The Mount’s Academic Lecture Series welcomed human rights defender and environmentalist, Marilou Verano, who is a Fellow from the Centre for Applied Human Rights at the University of York.
Marilou’s presentation looked at environmental degradation in the Philippines as a result of the mining industry. She discussed the effects on the environment and also on the local populations. She compared the economic impact of the industry on the economy, employment and population benefits; the statistics were woefully low. Despite massive land coverage over the Philippines’ 7,000-plus islands, the mining industry contributes less than 1% to GDP, employs comparatively few locals and contributes less than 0.4% in taxes.
Marilou examined the impacts that mining had on locales, including deforestation, pollution and siltation of waterways, chemical toxicity where cyanide was found in previously pure streams. “When you open the shells of the local crabs, they have almost no flesh inside, as a result of the pollution,” she said. Locals could no longer wash in the water without suffering from skin diseases. Air quality was also affected due to chemicals used to explode rock bases. A village of 4,000 residents reported a cluster of 1,100 residents suffering from tuberculosis.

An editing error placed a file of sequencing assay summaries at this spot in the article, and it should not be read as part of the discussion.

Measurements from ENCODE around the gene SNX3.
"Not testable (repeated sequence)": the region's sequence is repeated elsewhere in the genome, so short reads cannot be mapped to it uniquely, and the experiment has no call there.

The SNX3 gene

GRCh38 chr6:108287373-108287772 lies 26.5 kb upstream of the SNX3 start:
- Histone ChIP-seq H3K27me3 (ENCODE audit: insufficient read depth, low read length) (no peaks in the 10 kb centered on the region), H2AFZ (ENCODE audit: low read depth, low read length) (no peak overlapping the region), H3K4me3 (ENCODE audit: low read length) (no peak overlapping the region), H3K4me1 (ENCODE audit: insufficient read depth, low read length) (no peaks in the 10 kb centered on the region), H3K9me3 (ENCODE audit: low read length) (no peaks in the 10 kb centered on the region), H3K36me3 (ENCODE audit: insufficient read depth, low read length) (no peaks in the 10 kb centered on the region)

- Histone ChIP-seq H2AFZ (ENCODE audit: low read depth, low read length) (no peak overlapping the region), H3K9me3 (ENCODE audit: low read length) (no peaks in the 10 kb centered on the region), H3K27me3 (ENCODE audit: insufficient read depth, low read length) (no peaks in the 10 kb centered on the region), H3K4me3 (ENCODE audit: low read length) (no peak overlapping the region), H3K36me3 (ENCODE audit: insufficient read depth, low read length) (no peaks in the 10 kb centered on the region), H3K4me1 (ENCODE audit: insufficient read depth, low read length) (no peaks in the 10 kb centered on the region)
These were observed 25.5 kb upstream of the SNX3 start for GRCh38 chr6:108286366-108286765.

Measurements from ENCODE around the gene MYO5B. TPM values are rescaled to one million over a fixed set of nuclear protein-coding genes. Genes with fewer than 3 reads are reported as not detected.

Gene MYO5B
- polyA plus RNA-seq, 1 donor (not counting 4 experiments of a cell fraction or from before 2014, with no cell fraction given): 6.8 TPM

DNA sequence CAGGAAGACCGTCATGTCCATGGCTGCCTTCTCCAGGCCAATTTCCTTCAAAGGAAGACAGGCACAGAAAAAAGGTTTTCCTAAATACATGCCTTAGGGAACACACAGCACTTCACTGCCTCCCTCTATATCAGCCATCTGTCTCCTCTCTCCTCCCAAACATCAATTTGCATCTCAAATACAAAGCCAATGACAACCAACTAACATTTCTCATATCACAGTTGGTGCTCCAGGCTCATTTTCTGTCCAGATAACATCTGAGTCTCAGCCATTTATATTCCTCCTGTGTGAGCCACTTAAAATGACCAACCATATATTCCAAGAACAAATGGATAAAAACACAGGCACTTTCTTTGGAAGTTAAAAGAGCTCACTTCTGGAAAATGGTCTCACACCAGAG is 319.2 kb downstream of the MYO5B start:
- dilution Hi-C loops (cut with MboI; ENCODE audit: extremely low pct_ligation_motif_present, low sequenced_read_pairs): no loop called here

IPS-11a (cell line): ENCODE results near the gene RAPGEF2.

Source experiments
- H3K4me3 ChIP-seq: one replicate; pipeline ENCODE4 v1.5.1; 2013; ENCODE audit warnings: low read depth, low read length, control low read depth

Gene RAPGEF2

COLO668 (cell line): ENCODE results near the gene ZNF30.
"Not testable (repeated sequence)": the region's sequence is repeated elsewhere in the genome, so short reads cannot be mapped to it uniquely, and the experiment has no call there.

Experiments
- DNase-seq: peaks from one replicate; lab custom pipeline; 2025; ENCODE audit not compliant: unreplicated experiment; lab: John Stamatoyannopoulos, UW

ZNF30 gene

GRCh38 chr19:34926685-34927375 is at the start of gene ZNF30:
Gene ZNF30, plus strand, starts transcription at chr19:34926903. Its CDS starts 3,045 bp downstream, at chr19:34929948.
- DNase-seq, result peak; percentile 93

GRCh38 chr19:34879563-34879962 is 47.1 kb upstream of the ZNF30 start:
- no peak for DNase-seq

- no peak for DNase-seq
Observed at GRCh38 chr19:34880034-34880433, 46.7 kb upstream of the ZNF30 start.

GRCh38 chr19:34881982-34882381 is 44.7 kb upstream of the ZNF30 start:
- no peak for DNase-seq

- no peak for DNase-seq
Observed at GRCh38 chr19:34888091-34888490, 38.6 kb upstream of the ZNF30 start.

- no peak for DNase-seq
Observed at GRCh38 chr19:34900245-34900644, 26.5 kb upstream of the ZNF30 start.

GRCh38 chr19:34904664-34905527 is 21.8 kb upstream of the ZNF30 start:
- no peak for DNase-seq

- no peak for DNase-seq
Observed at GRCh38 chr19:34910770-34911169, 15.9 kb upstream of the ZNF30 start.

The Philippines is also the world’s fith-most-dangerous nation for environmentalists. Marilou herself had been subjected to two lawsuits from large mining companies, accusing her of libel. She managed to win both cases, but each took three years to defend, at significant cost.
Marilou encouraged the audience to take steps to do their bit to combat climate change. She ended her presentation with a plea for people to keep doing good, to look after our planet. Questions from the audience looked at levels of corruption which allow the mining industry to continue despite rampant poverty and pollution it causes in what had until recently been a pristine ecology.
After the lecture, Peggy (Year 9) expressed how surprised she was to learn that the mining industry contributed so little to the Philippines’ economy, despite exploiting so much of its landmass. College girls approached Marilou to thank her for her lecture and for everything she is doing to protect the environment.